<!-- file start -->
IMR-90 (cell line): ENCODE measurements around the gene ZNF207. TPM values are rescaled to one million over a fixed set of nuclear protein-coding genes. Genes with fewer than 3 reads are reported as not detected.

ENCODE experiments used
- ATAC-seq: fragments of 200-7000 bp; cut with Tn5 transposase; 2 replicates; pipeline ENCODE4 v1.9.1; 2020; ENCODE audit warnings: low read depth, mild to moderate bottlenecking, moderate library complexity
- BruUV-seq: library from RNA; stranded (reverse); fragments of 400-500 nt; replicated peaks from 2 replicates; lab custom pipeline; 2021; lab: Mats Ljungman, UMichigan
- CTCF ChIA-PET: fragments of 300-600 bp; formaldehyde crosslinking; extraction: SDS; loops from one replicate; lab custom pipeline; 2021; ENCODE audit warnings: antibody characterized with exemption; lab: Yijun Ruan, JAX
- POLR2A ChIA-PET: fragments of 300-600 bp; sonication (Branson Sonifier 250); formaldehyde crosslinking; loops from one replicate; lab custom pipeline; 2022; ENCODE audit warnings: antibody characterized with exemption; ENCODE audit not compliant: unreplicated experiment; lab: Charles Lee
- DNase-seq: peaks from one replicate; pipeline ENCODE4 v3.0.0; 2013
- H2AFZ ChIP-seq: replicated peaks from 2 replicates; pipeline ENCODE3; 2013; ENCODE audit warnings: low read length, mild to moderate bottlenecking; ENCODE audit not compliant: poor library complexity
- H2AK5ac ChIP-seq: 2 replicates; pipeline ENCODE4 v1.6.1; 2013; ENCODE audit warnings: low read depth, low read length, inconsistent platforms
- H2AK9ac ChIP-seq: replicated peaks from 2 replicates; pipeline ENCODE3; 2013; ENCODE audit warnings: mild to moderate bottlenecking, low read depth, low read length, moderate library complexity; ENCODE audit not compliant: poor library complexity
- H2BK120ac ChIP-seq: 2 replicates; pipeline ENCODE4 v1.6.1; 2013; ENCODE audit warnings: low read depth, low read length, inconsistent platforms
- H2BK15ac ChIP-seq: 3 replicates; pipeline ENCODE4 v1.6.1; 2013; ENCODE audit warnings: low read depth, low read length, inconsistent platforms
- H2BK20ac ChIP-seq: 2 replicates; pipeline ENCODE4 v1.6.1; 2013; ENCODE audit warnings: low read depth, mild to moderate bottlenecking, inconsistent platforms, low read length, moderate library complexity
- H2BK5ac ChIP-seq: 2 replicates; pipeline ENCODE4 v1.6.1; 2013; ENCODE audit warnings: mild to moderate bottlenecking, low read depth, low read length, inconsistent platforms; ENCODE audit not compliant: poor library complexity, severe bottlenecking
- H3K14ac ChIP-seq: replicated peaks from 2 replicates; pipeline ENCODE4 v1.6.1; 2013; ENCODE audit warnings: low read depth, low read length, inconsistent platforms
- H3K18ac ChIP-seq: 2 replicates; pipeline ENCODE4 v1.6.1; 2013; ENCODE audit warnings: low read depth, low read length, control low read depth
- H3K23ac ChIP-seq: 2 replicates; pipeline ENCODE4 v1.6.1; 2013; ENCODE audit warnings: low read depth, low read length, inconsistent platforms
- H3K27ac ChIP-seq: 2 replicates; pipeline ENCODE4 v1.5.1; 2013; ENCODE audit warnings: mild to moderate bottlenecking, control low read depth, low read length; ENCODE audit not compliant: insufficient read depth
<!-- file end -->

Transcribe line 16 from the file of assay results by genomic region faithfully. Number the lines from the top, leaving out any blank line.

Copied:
- H3K18ac ChIP-seq: 2 replicates; pipeline ENCODE4 v1.6.1; 2013; ENCODE audit warnings: low read depth, low read length, control low read depth